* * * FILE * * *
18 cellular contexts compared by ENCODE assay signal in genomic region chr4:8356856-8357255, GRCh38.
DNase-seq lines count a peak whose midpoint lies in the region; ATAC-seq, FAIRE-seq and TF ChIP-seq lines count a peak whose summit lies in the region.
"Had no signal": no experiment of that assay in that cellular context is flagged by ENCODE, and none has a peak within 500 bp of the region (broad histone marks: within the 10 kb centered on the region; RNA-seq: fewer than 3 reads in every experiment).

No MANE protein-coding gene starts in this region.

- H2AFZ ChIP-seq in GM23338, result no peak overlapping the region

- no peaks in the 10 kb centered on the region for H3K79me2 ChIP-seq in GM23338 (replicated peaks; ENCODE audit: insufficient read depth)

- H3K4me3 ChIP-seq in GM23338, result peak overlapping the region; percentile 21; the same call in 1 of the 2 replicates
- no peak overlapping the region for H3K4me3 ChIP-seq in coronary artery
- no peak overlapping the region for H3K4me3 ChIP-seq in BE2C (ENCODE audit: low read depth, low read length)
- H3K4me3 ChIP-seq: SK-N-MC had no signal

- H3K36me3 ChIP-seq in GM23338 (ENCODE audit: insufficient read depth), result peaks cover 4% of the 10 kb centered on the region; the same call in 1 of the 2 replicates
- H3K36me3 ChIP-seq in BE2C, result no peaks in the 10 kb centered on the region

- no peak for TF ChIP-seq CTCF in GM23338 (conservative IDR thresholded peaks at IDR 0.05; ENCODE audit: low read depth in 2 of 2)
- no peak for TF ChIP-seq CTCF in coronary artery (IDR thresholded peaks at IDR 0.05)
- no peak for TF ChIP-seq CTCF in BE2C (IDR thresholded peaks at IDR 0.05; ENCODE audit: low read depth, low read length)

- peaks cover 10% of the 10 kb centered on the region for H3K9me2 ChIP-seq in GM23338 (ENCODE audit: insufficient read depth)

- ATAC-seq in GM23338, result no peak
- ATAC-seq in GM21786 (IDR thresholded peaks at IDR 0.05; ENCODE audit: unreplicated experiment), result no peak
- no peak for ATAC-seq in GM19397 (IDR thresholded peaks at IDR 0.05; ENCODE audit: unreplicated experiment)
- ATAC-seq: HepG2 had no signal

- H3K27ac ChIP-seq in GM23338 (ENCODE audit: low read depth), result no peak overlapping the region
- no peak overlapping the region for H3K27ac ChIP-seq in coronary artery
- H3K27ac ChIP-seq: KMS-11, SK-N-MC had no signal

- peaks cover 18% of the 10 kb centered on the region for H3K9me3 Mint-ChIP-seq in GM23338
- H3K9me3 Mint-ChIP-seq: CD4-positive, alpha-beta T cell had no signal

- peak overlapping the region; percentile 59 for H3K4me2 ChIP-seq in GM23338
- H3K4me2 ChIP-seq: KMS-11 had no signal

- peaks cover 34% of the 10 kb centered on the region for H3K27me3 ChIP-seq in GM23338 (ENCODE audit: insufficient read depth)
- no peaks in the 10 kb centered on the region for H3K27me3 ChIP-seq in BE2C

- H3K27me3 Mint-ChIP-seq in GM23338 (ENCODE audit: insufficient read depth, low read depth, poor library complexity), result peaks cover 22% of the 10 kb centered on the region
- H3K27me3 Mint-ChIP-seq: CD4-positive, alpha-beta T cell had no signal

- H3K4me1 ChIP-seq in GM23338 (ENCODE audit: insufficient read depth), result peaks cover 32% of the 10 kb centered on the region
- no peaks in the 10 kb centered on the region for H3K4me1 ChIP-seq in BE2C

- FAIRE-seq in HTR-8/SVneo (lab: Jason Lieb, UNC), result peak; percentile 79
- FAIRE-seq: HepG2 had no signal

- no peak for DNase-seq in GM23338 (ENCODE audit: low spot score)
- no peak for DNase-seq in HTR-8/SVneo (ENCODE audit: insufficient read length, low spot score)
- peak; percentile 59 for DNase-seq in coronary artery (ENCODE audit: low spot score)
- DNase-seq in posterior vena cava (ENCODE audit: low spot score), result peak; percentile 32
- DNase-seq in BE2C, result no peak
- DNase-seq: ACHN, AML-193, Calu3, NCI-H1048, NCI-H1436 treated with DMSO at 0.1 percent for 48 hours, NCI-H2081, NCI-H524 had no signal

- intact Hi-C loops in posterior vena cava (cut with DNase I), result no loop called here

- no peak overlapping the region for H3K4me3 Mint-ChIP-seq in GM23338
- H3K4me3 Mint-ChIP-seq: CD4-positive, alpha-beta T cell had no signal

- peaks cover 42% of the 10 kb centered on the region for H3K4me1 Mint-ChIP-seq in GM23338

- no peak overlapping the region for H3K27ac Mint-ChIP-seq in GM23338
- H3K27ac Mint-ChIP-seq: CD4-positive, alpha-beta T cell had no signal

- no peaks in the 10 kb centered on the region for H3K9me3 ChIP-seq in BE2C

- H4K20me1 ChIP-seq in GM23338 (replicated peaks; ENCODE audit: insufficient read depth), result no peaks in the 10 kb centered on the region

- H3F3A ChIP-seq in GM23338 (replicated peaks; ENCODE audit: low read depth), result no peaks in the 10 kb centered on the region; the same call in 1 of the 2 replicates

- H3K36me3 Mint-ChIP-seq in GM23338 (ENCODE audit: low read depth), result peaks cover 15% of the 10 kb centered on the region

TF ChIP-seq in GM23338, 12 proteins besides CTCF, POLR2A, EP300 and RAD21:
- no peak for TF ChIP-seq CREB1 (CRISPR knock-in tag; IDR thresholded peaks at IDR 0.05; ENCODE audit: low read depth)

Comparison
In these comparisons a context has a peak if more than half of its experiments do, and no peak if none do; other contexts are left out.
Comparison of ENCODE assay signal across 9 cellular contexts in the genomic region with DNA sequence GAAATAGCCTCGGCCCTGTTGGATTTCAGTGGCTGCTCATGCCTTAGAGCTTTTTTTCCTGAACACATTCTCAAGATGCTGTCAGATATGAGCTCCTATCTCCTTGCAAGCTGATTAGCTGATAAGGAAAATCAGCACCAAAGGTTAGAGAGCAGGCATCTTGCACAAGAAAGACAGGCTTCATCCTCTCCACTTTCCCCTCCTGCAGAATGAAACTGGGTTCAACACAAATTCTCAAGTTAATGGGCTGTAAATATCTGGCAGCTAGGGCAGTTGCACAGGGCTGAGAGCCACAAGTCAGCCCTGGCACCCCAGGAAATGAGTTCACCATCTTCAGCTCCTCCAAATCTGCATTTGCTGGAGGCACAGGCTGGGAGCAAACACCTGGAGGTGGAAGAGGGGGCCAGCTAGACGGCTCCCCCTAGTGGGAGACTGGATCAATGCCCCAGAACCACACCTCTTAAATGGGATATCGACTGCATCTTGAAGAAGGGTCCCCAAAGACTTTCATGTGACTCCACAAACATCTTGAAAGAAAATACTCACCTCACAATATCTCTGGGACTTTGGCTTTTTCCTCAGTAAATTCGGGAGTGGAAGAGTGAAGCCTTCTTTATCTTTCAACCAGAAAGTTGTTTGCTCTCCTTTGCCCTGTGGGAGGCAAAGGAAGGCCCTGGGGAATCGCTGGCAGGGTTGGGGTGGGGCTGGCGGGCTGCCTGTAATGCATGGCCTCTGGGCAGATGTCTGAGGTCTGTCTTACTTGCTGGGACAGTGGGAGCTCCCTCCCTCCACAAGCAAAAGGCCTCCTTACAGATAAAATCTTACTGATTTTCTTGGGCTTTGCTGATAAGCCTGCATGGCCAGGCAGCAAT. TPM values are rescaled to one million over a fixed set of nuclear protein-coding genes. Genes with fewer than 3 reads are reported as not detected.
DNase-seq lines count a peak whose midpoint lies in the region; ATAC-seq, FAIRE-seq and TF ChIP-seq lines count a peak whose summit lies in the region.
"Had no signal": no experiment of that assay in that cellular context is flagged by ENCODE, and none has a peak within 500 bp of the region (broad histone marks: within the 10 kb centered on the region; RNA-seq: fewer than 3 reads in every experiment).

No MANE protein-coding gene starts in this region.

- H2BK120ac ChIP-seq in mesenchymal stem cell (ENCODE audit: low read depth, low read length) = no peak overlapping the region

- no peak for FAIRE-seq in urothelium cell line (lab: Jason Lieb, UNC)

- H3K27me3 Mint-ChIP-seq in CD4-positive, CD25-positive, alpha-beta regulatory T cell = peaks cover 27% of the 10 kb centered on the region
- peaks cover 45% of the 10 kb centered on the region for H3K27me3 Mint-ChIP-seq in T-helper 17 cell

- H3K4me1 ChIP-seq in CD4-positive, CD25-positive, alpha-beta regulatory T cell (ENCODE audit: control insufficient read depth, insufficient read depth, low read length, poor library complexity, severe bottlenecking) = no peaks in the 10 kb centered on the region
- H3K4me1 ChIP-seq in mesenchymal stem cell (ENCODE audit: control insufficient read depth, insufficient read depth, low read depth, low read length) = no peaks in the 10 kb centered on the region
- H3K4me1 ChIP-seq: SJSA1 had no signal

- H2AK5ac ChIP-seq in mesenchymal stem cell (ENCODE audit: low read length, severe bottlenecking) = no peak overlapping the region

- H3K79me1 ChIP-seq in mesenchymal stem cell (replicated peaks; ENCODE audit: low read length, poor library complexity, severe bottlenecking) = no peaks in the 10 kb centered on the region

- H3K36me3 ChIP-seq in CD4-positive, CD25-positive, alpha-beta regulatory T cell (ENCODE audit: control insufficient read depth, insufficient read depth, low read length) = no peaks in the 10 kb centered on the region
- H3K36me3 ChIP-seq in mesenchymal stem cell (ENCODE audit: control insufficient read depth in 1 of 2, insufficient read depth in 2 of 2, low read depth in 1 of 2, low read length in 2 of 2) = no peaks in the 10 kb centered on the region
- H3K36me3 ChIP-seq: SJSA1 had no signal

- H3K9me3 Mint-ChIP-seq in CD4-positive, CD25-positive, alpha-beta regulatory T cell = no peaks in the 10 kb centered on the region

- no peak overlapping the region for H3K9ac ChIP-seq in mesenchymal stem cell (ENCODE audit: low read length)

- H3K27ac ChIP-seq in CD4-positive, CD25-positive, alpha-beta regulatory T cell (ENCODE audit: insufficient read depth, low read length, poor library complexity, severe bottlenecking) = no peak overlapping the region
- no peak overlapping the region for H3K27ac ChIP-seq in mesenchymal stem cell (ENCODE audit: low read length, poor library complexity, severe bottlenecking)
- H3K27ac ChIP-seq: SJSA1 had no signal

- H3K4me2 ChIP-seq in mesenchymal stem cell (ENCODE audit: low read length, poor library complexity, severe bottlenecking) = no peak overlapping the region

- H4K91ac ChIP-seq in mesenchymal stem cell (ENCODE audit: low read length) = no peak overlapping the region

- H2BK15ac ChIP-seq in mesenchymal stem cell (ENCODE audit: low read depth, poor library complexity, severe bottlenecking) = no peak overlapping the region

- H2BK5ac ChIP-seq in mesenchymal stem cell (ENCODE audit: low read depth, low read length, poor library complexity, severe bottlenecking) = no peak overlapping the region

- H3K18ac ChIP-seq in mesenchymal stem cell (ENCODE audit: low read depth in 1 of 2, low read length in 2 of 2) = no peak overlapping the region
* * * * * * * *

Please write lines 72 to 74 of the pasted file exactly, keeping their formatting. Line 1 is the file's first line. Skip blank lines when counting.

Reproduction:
- H3K9me3 Mint-ChIP-seq in CD4-positive, CD25-positive, alpha-beta regulatory T cell = no peaks in the 10 kb centered on the region

- no peak overlapping the region for H3K9ac ChIP-seq in mesenchymal stem cell (ENCODE audit: low read length)

- H3K27ac ChIP-seq in CD4-positive, CD25-positive, alpha-beta regulatory T cell (ENCODE audit: insufficient read depth, low read length, poor library complexity, severe bottlenecking) = no peak overlapping the region